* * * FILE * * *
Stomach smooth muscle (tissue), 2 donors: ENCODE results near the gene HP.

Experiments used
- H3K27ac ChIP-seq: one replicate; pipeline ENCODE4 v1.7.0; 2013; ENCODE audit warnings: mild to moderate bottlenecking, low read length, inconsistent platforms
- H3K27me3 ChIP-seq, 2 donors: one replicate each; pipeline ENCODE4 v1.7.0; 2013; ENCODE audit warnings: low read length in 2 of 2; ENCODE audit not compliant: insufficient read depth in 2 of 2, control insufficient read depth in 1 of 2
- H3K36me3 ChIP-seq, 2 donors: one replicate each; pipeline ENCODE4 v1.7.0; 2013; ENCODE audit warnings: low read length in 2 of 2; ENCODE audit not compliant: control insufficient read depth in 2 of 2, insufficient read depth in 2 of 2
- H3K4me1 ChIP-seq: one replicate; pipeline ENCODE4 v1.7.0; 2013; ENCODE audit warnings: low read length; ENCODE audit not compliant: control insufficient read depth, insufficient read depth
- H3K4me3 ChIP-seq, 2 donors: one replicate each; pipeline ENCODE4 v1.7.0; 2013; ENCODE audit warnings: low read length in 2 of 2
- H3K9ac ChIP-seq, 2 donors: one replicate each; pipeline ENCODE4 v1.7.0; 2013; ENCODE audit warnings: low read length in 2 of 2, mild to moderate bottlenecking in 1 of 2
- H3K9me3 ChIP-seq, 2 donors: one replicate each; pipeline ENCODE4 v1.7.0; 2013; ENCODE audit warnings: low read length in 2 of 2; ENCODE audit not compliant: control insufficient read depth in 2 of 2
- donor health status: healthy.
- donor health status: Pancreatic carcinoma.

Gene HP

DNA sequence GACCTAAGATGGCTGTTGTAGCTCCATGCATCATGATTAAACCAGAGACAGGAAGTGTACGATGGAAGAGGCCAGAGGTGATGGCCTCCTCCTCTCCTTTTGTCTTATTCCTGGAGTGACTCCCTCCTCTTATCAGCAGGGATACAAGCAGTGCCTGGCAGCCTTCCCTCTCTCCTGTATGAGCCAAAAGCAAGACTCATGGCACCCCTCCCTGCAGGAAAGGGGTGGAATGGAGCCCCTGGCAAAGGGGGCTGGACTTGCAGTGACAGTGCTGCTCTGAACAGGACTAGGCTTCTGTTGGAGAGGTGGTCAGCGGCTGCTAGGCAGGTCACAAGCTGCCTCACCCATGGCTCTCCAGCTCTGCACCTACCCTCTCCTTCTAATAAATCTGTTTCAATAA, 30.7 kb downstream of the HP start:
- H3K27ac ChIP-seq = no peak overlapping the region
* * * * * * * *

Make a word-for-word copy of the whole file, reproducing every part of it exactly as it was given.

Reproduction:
Stomach smooth muscle (tissue), 2 donors: ENCODE results near the gene HP.

Experiments used
- H3K27ac ChIP-seq: one replicate; pipeline ENCODE4 v1.7.0; 2013; ENCODE audit warnings: mild to moderate bottlenecking, low read length, inconsistent platforms
- H3K27me3 ChIP-seq, 2 donors: one replicate each; pipeline ENCODE4 v1.7.0; 2013; ENCODE audit warnings: low read length in 2 of 2; ENCODE audit not compliant: insufficient read depth in 2 of 2, control insufficient read depth in 1 of 2
- H3K36me3 ChIP-seq, 2 donors: one replicate each; pipeline ENCODE4 v1.7.0; 2013; ENCODE audit warnings: low read length in 2 of 2; ENCODE audit not compliant: control insufficient read depth in 2 of 2, insufficient read depth in 2 of 2
- H3K4me1 ChIP-seq: one replicate; pipeline ENCODE4 v1.7.0; 2013; ENCODE audit warnings: low read length; ENCODE audit not compliant: control insufficient read depth, insufficient read depth
- H3K4me3 ChIP-seq, 2 donors: one replicate each; pipeline ENCODE4 v1.7.0; 2013; ENCODE audit warnings: low read length in 2 of 2
- H3K9ac ChIP-seq, 2 donors: one replicate each; pipeline ENCODE4 v1.7.0; 2013; ENCODE audit warnings: low read length in 2 of 2, mild to moderate bottlenecking in 1 of 2
- H3K9me3 ChIP-seq, 2 donors: one replicate each; pipeline ENCODE4 v1.7.0; 2013; ENCODE audit warnings: low read length in 2 of 2; ENCODE audit not compliant: control insufficient read depth in 2 of 2
- donor health status: healthy.
- donor health status: Pancreatic carcinoma.

Gene HP

DNA sequence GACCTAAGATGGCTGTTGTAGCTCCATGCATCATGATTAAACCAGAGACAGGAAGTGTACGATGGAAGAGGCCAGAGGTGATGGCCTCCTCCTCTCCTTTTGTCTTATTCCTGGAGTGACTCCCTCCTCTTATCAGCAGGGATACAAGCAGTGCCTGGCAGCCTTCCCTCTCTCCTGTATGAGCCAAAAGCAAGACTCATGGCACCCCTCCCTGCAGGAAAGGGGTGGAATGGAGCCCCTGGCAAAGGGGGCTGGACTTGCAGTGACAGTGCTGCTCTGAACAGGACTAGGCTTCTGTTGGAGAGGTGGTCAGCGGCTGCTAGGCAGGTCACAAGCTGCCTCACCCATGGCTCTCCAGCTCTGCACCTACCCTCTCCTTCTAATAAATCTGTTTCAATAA, 30.7 kb downstream of the HP start:
- H3K27ac ChIP-seq = no peak overlapping the region